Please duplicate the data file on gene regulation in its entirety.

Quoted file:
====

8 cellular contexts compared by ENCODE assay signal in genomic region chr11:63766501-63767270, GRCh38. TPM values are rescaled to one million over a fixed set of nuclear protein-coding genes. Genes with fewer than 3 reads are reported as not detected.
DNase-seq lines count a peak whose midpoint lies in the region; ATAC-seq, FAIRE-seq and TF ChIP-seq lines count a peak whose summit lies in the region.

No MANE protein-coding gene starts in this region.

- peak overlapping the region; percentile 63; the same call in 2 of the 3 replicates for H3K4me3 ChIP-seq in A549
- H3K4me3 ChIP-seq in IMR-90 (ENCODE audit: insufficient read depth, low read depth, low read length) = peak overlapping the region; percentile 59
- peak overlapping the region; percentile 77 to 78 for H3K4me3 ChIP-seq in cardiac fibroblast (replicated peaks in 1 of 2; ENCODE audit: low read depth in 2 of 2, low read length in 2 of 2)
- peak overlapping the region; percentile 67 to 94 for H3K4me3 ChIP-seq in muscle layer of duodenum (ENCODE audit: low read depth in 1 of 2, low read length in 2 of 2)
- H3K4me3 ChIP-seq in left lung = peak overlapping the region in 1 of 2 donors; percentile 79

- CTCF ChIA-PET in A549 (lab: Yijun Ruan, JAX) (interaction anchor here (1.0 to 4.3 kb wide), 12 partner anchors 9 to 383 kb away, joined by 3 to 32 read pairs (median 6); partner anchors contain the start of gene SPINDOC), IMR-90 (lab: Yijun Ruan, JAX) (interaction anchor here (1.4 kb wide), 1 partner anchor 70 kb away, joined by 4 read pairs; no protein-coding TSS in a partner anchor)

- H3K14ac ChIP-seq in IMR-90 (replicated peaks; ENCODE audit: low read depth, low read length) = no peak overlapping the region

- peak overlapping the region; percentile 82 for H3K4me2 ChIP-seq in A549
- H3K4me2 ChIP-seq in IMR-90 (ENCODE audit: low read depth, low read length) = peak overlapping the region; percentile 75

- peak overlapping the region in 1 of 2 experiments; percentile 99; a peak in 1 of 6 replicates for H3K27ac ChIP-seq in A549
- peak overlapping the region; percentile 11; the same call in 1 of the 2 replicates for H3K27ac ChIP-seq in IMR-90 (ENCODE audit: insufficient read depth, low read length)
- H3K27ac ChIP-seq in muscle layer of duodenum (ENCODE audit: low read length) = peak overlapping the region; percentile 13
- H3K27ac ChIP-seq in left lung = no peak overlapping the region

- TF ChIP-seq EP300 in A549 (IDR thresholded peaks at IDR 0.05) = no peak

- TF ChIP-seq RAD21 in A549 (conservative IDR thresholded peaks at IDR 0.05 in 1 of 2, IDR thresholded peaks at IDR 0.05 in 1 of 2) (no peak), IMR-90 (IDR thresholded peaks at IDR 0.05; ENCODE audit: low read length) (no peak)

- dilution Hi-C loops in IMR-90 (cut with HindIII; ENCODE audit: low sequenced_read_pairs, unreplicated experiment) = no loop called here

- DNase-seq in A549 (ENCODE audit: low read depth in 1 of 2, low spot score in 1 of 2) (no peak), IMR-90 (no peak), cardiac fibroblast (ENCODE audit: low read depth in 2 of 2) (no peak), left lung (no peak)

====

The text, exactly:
8 cellular contexts compared by ENCODE assay signal in genomic region chr11:63766501-63767270, GRCh38. TPM values are rescaled to one million over a fixed set of nuclear protein-coding genes. Genes with fewer than 3 reads are reported as not detected.
DNase-seq lines count a peak whose midpoint lies in the region; ATAC-seq, FAIRE-seq and TF ChIP-seq lines count a peak whose summit lies in the region.

No MANE protein-coding gene starts in this region.

- peak overlapping the region; percentile 63; the same call in 2 of the 3 replicates for H3K4me3 ChIP-seq in A549
- H3K4me3 ChIP-seq in IMR-90 (ENCODE audit: insufficient read depth, low read depth, low read length) = peak overlapping the region; percentile 59
- peak overlapping the region; percentile 77 to 78 for H3K4me3 ChIP-seq in cardiac fibroblast (replicated peaks in 1 of 2; ENCODE audit: low read depth in 2 of 2, low read length in 2 of 2)
- peak overlapping the region; percentile 67 to 94 for H3K4me3 ChIP-seq in muscle layer of duodenum (ENCODE audit: low read depth in 1 of 2, low read length in 2 of 2)
- H3K4me3 ChIP-seq in left lung = peak overlapping the region in 1 of 2 donors; percentile 79

- CTCF ChIA-PET in A549 (lab: Yijun Ruan, JAX) (interaction anchor here (1.0 to 4.3 kb wide), 12 partner anchors 9 to 383 kb away, joined by 3 to 32 read pairs (median 6); partner anchors contain the start of gene SPINDOC), IMR-90 (lab: Yijun Ruan, JAX) (interaction anchor here (1.4 kb wide), 1 partner anchor 70 kb away, joined by 4 read pairs; no protein-coding TSS in a partner anchor)

- H3K14ac ChIP-seq in IMR-90 (replicated peaks; ENCODE audit: low read depth, low read length) = no peak overlapping the region

- peak overlapping the region; percentile 82 for H3K4me2 ChIP-seq in A549
- H3K4me2 ChIP-seq in IMR-90 (ENCODE audit: low read depth, low read length) = peak overlapping the region; percentile 75

- peak overlapping the region in 1 of 2 experiments; percentile 99; a peak in 1 of 6 replicates for H3K27ac ChIP-seq in A549
- peak overlapping the region; percentile 11; the same call in 1 of the 2 replicates for H3K27ac ChIP-seq in IMR-90 (ENCODE audit: insufficient read depth, low read length)
- H3K27ac ChIP-seq in muscle layer of duodenum (ENCODE audit: low read length) = peak overlapping the region; percentile 13
- H3K27ac ChIP-seq in left lung = no peak overlapping the region

- TF ChIP-seq EP300 in A549 (IDR thresholded peaks at IDR 0.05) = no peak

- TF ChIP-seq RAD21 in A549 (conservative IDR thresholded peaks at IDR 0.05 in 1 of 2, IDR thresholded peaks at IDR 0.05 in 1 of 2) (no peak), IMR-90 (IDR thresholded peaks at IDR 0.05; ENCODE audit: low read length) (no peak)

- dilution Hi-C loops in IMR-90 (cut with HindIII; ENCODE audit: low sequenced_read_pairs, unreplicated experiment) = no loop called here

- DNase-seq in A549 (ENCODE audit: low read depth in 1 of 2, low spot score in 1 of 2) (no peak), IMR-90 (no peak), cardiac fibroblast (ENCODE audit: low read depth in 2 of 2) (no peak), left lung (no peak)